Letters from the prisoners to their families, diaries that Nehru and Pattabhi kept during the incarceration, and an oral history later provided by the youngest prisoner, Odisha’s Hare Krushna Mahtab, 42, tells a story of clashes and truces, bridge games and badminton in a historic fort. It would make for a riveting movie.

Six inmates wrote a book each in prison: Nehru, Azad, Pattabhi, Kripalani, Narendra Deva and Mahtab. As for the oldest prisoner, Patel, he read book after book from the Fort’s limited library, soaked up every line in the few newspapers that were let in, made threads with his charkha, walked numberless times up and down a 200-foot path, played bridge, and grew flowers.

Patel proved an expert mali, as did Nehru. Pattabhi noted that a “heavenly blue morning glory creeper” grown by the Sardar became “the talk” of the Fort. Patel’s greatest role, however, was to preserve the prisoners’ morale by making them laugh. “He chokes you with laughter by his sharp and incisive wit,” Pattabhi recorded. When a Major-General Candy, Bombay presidency’s surgeon-general, visited to check on the Empire’s prisoners and asked Patel, whom he had met in Ahmedabad 18 years previously, if his age was around 58, the Sardar answered: “I am 67 and looking forward to another 33 years.” (Pattabhi, Feathers & Stones)

Flint-like before the foe, Patel’s heart softened when he remembered co-workers and their families, enquiring after each member when letters were allowed to go out.

In the Sardar, sacrifice, fortitude and empathy were joined by a sense of responsibility and loyalty. Gandhi’s assassination almost shattered Home Minister Patel. Four days thereafter, on 3 February 1948, a letter published in The Statesman asked for the Sardar’s resignation, while JP remarked that “at 74 Patel was holding departments” that were too much “even for a man of thirty”. (The Times of India, 4 February 1948)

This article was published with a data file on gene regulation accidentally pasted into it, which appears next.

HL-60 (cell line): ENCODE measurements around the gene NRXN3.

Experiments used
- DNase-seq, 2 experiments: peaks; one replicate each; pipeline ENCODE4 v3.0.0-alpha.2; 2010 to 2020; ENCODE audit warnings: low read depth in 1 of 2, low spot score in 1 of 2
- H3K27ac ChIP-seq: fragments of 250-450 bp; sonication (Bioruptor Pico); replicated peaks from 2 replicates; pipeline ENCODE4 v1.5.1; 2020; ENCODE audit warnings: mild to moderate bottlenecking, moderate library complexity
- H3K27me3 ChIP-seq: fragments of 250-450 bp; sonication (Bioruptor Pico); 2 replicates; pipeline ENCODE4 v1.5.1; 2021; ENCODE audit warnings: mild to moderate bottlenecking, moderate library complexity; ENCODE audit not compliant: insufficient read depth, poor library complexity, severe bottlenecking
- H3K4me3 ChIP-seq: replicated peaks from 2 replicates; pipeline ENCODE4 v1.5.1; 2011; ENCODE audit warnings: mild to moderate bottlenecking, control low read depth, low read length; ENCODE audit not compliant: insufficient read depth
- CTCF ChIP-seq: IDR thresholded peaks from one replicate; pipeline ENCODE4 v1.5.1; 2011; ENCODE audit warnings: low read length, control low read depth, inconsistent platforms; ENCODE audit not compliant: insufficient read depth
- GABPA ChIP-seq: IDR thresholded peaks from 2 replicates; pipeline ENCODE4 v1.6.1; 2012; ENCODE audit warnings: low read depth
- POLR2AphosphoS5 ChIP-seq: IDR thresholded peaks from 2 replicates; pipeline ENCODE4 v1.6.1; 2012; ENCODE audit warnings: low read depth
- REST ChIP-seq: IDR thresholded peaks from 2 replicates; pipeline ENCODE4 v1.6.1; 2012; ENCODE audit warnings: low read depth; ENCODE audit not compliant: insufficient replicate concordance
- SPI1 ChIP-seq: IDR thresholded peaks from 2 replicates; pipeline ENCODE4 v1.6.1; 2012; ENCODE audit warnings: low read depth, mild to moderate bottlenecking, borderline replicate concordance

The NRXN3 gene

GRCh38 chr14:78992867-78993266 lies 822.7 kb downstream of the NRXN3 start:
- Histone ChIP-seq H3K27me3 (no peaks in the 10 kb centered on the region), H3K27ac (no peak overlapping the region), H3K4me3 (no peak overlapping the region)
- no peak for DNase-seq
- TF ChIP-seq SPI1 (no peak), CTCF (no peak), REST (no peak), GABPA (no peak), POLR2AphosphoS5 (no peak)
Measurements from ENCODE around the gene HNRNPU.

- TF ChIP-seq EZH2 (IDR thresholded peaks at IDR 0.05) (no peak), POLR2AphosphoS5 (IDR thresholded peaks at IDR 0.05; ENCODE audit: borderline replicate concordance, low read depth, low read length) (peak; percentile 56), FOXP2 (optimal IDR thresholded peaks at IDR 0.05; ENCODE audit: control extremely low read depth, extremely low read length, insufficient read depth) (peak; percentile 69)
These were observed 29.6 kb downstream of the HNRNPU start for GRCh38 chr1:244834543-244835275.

That day Patel wrote a letter to Nehru calling the demand for his exit “justified” and offered to resign, but he did not send the letter. (SPC 6: 27-28) He did not then know what Jawaharlal had written that same day:

3 February: “My dear Vallabhbhai, With Bapu’s death, we have to face a different and more difficult world. I have been greatly distressed by the persistence of whispers about you and me, magnifying out of all proportion any differences we may have. We must put an end to this mischief. “For over a quarter century, you and I have faced many storms and perils together. In this crisis we now face, I think it is my duty, and if I may venture to say yours also, for us to face it together as friends and colleagues, not merely superficially but in full loyalty to one another and with confidence in one another.”

Vallabhbhai replied (5 February): “I am deeply touched, indeed overwhelmed by… your letter. We have been lifelong comrades… The paramount interests of our country and our mutual love and regard, transcending such differences of outlook and temperament as existed, have held us together. I had the good fortune to have a last talk with Bapu for over an hour just before his death. His opinion also binds us both.” (SPC 6: 29-31)

Witnessing sharp conflicts but also overcoming them, their partnership until Patel’s death in December 1950 enabled the enactment of a Constitution assuring equal rights to all Indians and the merger of princely states into the Union of India.

In his Reminiscences, Patel’s ICS secretary, V Shankar, recorded one of Patel’s last speeches, made in Indore on 2 October 1950. The Sardar’s words, Shankar informs us, came “amid sobs and emotions”: “Today I see before me the whole picture of life ever since I joined Bapu’s army. Bapu gave life to a dead country. Ba lent him a helping hand. We were all soldiers in their camp. I have been referred to as the Deputy Prime Minister. I never think of myself in these terms. Jawaharlal Nehru is our leader. Bapu appointed him as his successor. It is the duty of all Bapu’s soldiers to carry out his bequest. I am not a disloyal soldier. I am satisfied that I still am where Bapu posted me.” (Reminiscences 2: 136-7)

Less than ten weeks after he made these remarks, Patel died in Bombay, where Rajendra Prasad, who was the President, Nehru and CR were among those joining in the last rites. Very few are aware that in independent India’s first Cabinet the Sardar was the I&B Minister as well as being Minister for Home, which meant that All India Radio was in his direct charge. AIR’s archives probably contain recordings of Patel’s public utterances after independence, including that speech of 2 October 1950.

(Rajmohan Gandhi is a historian, journalist, and biographer of Sardar Vallabhbhai Patel)

Courtesy: Indian Express